snake flood louisiana

First responders in St. Tammany Parish, Louisiana posted a warning on Saturday for areas with Hurricane Barry flooding.
“If the area you live in has high water, watch out for snakes and other critters who are trying to escape the flood waters as well,” reads the Facebook post from St. Tammany Fire Protection District #1.
The message had a collection of images attached, which show snakes on porches and fences.
The Governor’s Office of Homeland Security and Emergency Preparedness also re-posted a video from a Louisiana family who found a small alligator under their grill.
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As Louisiana continues to experience heavy rain and overflowing levees from Hurricane Barry, officials are reminding citizens to be wary of one of the less publicized side-effects of major flooding.

First responders in St. Tammany Parish, Louisiana posted a warning on Saturday about snakes and other creatures who may turn up in unexpected places.

“If the area you live in has high water, watch out for snakes and other critters who are trying to escape the flood waters as well,” reads the Facebook post from St. Tammany Fire Protection District #1. The message had a collection of images attached, which show snakes on porches and fences.

The Governor’s Office of Homeland Security and Emergency Preparedness also re-posted a video from a Louisiana family who found a small alligator under their grill.

“We’ve told you about the possibility of interaction with animals during a flood event,” reads the Twitter update.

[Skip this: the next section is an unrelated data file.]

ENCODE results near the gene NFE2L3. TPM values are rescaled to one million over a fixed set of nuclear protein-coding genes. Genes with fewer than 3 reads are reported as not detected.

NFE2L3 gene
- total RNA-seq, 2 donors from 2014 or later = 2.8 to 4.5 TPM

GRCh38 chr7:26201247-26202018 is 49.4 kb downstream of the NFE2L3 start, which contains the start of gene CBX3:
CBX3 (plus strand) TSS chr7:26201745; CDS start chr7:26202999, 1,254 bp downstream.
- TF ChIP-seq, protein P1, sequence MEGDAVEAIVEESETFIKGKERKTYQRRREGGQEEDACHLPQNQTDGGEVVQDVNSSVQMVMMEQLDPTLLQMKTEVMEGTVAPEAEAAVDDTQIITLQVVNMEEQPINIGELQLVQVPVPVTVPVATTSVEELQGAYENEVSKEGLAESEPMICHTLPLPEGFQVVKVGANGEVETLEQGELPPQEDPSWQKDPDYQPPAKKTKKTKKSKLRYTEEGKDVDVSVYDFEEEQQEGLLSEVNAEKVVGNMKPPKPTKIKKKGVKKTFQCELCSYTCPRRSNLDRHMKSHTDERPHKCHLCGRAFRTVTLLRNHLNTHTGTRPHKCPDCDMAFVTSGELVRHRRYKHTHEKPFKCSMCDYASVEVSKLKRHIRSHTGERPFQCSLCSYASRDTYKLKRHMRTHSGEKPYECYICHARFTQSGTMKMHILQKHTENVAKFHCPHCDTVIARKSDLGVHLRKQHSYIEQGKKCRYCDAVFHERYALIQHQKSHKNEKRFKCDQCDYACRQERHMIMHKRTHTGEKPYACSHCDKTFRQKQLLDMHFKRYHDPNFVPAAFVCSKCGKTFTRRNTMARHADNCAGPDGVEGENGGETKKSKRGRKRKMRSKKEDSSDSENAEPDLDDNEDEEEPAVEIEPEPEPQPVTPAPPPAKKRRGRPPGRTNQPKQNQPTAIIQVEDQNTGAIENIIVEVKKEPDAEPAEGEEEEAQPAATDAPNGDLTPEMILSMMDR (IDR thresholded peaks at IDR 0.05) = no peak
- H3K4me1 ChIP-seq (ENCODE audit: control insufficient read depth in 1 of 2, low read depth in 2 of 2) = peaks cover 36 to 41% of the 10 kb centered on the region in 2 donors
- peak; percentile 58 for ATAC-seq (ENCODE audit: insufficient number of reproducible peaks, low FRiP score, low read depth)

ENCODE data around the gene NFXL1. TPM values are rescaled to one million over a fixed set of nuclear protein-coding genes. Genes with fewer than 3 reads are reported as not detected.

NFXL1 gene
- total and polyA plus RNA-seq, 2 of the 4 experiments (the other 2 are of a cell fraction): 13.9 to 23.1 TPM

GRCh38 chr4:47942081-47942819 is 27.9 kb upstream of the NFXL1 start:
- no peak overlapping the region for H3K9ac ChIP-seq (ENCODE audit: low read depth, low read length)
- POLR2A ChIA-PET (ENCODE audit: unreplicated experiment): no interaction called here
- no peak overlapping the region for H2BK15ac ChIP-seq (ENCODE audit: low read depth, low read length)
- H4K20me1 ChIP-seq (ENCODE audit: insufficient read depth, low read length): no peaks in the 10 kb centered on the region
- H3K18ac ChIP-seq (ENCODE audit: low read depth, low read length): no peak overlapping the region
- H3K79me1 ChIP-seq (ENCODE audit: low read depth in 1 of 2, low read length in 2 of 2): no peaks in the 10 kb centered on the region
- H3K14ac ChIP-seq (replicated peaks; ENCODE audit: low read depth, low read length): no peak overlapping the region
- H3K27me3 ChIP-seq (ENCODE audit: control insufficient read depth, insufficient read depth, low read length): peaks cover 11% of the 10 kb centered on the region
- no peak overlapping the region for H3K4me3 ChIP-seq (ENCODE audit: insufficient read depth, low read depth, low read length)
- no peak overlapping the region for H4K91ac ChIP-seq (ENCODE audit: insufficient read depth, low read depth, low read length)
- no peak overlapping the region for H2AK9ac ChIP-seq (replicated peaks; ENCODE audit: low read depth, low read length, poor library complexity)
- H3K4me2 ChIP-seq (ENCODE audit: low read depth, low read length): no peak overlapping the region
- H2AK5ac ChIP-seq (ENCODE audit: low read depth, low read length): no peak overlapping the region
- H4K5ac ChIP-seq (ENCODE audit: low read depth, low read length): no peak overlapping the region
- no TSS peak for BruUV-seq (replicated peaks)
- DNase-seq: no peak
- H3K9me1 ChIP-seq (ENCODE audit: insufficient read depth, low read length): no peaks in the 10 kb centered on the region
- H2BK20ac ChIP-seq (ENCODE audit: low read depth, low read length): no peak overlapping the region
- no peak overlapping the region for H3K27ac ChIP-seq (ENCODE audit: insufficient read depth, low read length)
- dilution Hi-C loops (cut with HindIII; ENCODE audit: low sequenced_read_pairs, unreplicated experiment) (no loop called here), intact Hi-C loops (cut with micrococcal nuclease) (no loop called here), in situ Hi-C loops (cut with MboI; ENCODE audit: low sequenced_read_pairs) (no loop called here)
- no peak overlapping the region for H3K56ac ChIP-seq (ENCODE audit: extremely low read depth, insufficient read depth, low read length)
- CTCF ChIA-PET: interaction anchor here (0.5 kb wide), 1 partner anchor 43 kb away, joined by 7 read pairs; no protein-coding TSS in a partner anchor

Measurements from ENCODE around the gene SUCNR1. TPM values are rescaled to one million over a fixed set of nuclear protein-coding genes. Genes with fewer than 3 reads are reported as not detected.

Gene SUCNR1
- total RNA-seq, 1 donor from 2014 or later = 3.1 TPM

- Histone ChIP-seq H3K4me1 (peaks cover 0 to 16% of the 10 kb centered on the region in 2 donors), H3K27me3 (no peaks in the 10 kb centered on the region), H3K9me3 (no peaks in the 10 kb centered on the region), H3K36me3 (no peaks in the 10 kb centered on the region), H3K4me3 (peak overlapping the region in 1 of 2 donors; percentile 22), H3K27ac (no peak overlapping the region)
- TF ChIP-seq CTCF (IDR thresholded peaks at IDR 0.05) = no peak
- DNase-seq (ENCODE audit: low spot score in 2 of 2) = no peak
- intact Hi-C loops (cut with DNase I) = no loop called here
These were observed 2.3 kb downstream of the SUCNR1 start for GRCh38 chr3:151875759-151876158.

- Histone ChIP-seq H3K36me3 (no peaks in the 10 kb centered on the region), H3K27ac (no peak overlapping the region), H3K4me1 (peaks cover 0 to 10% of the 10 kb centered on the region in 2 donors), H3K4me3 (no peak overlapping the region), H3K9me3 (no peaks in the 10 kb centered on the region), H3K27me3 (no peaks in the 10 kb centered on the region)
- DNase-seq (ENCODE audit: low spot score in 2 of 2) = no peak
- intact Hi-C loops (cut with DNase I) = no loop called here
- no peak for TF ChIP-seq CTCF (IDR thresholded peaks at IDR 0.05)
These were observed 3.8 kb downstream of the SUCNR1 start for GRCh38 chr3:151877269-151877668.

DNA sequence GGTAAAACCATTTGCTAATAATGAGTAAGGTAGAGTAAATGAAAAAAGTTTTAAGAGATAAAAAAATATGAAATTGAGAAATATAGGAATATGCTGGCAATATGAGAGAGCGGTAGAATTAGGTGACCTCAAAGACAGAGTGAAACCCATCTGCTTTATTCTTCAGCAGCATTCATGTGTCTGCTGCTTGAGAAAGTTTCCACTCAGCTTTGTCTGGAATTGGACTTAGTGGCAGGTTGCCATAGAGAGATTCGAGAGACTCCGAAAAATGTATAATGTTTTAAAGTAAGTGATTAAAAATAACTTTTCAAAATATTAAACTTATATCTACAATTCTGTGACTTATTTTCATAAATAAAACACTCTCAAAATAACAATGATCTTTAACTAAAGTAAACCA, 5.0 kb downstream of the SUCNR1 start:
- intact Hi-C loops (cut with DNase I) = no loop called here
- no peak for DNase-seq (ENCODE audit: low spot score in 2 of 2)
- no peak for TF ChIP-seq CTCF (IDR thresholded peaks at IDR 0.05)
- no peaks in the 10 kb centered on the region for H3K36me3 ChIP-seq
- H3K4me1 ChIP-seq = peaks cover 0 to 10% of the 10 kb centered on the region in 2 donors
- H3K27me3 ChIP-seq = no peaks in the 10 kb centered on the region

We’ve told you about the possibility of interaction with animals during a flood event. Watch what happened to a family in Livingston Parish! (No animals were harmed while this video was recorded) #hurricanebarry #lawx pic.twitter.com/Xpb5DvjtEu

— Louisiana GOHSEP (@GOHSEP) July 13, 2019

Notably, when Hurricane Florence hit in 2018, officials in South Carolina warned of dangerous snakes from South Carolina’s wetlands getting displaced, hiding under debris, and possibly appearing in citizens’ homes.

Read more: Horrifying video shows dozens of cockroaches fighting to stay above Tropical Storm Barry floodwaters

According to the Louisiana Department of Wildlife and Fisheries, most of the state’s snakes are harmless. There are, however, two categories of venomous snakes in Louisiana, which include species like copperhead, cottonmouth, and rattlesnakes.

Information on how to treat a snakebite can be found on the department’s website.

Read more:
Hurricane Barry is weakening as it moves over Louisiana, but heavy rain and flooding could still worsen — here are the latest updates
Hurricane Barry is hitting Louisiana as the first hurricane of 2019. Here’s why storms are getting stronger, slower, and wetter.
12 people were evacuated from a tiny island when storm surge from Tropical Storm Barry flooded the only road off the island
Hurricane Barry is causing water to spill over river levees southeast of North Orleans — and much more rain is still coming

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Source:: Business Insider

      

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Louisiana officials warn of snakes and other creatures fighting to escape Hurricane Barry floodwaters

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